In last week’s piece, I looked at some fundamental questions related to money and resources. Today, I want to move from the general and abstract to the personal and practical. There are various reasons for wanting to make it personal, ranging from my desire to support people in making their own personal choices about money with much more awareness to the modeling of transparency in talking about money. As this mini-series is unfolding, I am seeing just how much ground there is to cover. For today, I am focusing on “just” two questions, central to the process of using money to mediate transactions in which goods or services are offered.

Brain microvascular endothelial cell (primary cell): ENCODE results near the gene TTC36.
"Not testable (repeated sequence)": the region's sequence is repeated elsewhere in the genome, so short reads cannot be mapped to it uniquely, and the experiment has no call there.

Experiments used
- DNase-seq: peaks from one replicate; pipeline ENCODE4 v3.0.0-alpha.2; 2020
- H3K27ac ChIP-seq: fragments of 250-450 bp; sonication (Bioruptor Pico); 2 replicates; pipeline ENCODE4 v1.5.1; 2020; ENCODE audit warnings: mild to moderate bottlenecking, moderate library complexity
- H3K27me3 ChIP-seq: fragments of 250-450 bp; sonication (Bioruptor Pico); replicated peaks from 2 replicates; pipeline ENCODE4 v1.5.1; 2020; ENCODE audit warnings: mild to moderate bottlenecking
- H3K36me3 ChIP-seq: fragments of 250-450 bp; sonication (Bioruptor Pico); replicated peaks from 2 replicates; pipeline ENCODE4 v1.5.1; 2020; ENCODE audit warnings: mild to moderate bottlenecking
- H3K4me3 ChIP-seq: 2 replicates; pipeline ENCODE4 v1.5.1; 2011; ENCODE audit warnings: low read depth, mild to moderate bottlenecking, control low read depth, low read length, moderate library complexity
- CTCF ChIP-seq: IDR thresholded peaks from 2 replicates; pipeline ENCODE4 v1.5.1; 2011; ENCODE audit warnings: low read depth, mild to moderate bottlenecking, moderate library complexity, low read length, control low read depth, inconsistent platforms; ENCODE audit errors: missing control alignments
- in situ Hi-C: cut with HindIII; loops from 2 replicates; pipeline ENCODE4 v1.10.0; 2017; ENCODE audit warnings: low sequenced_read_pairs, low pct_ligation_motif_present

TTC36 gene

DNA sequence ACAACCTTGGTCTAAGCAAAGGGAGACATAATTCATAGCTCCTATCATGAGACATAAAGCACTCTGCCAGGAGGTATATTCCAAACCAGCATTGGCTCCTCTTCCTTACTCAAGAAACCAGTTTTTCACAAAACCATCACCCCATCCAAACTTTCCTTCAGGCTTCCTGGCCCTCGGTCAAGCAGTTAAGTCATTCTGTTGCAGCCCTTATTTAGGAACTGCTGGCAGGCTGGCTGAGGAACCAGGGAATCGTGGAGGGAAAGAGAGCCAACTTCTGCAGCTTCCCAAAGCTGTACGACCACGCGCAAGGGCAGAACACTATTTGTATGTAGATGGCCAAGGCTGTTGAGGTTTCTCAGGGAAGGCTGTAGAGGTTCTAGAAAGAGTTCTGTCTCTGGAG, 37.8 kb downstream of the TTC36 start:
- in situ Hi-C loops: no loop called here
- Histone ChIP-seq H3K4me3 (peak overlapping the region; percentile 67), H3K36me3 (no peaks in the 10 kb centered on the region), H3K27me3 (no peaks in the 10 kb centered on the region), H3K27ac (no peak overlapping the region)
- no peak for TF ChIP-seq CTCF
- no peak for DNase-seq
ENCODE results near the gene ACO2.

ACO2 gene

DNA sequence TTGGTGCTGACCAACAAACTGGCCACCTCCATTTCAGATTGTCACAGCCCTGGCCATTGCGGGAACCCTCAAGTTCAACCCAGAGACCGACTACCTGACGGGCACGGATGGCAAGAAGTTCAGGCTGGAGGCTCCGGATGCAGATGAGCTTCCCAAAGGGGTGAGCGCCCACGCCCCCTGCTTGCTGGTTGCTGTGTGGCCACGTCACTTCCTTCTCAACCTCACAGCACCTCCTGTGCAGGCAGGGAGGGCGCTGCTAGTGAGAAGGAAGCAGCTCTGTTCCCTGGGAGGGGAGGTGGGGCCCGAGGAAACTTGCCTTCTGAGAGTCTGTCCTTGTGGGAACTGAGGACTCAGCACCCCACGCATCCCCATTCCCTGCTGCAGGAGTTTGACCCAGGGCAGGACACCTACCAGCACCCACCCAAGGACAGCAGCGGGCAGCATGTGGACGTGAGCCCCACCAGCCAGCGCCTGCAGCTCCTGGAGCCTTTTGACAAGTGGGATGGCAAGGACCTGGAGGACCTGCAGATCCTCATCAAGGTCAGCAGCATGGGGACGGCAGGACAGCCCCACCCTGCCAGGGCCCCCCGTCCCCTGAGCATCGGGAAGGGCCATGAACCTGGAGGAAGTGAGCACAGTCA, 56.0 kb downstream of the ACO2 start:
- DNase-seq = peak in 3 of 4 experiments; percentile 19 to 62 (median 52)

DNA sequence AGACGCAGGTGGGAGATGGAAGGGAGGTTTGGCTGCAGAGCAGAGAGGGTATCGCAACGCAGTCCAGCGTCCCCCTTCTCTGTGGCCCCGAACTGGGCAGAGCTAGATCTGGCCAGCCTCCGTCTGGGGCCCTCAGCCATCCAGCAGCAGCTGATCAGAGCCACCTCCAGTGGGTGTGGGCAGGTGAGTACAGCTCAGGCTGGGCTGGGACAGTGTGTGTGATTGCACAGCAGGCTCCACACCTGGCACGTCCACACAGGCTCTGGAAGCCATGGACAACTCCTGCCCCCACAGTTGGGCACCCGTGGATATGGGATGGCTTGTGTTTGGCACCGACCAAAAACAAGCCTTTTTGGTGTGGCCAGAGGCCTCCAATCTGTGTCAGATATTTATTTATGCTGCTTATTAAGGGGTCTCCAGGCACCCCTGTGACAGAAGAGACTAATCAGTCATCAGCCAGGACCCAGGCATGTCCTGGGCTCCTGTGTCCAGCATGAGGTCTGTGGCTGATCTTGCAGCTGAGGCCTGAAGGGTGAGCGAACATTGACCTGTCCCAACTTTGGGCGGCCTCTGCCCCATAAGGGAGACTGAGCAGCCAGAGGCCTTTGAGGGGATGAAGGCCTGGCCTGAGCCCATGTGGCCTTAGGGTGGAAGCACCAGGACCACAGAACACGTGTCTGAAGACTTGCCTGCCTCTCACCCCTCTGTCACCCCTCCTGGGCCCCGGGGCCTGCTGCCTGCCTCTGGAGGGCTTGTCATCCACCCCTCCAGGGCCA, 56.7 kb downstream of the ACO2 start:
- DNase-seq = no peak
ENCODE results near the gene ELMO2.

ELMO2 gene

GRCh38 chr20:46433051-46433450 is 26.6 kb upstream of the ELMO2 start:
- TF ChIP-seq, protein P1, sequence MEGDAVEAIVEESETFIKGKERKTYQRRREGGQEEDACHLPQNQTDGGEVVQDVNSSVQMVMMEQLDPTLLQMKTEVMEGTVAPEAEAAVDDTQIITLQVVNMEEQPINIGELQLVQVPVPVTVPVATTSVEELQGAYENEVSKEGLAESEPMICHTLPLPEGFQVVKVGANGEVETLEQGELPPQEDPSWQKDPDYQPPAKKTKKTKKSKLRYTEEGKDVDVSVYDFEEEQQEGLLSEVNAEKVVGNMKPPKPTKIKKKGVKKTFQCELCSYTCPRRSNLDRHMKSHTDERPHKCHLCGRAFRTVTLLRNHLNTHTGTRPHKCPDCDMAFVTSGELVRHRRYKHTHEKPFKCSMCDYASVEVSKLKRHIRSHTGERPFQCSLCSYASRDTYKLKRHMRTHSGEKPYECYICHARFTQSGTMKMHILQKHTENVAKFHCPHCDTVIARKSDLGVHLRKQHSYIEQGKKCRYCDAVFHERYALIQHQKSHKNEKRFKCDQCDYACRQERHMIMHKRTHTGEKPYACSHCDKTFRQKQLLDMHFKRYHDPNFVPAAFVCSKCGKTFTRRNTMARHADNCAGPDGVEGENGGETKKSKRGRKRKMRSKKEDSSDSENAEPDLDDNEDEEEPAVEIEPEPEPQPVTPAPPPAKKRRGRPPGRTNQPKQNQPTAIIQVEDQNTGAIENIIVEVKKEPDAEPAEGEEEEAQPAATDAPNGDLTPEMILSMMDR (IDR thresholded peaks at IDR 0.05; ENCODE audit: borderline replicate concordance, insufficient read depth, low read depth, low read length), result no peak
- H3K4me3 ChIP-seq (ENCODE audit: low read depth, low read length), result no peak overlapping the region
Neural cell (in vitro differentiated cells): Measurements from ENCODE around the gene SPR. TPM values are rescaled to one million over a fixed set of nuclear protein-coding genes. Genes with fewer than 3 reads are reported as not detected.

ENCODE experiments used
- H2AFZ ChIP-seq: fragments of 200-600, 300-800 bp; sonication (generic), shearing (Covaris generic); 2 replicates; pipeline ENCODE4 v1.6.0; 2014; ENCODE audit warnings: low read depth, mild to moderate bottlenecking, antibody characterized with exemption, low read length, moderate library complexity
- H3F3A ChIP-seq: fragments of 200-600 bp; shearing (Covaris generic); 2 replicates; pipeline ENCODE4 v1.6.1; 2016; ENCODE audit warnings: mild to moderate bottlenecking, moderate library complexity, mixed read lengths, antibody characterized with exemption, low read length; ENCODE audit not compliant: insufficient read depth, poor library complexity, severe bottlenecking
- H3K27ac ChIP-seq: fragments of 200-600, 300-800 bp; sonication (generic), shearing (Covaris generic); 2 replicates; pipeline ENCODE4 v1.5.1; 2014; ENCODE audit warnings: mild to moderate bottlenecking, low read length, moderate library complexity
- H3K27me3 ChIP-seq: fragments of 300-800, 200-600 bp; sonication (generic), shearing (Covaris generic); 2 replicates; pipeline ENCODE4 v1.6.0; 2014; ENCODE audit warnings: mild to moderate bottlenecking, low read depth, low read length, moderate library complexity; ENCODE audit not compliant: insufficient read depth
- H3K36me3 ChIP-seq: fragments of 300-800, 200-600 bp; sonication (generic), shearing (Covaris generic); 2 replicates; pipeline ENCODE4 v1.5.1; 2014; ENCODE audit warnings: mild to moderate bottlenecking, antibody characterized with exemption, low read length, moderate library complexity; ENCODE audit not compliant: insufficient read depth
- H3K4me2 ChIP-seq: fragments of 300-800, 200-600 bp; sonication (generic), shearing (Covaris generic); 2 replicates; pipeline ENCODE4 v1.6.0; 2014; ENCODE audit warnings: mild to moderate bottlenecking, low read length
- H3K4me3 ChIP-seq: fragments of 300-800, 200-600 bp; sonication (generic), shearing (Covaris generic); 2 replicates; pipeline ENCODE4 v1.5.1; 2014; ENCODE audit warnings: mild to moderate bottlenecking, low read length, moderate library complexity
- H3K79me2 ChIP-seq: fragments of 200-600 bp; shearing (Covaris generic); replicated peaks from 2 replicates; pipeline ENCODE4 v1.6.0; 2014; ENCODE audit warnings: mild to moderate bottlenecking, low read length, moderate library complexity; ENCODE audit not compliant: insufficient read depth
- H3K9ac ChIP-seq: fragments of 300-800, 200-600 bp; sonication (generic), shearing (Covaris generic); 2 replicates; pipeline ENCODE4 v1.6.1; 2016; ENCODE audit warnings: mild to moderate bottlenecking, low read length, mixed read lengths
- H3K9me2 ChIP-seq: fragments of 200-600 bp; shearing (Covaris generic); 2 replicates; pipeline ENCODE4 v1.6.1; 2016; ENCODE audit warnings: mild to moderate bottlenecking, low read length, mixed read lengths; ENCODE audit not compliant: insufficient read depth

How Much Money Do I Pay?
This is a question that’s been haunting me for years. We are so accustomed to supply and demand logic, that I imagine most of the time many of us don’t even think about it. When I look at it deeply, however, I really cannot understand, on the human plane, why I give the woman who cleans my house less money than the acupuncturist or naturopath who attend to my body. The “obvious” answer is that they invested years of their life getting educated. Setting aside the huge question of who gets to be educated and how that gets determined, there is still an embedded assumption in this answer. As someone on a recent teleseminar based on one of my blog pieces said simply: “Why are people with education more valuable than others?” This is precisely the part that haunts me. In effect, setting up the system in the way that it is means that some people’s needs are valued more than others.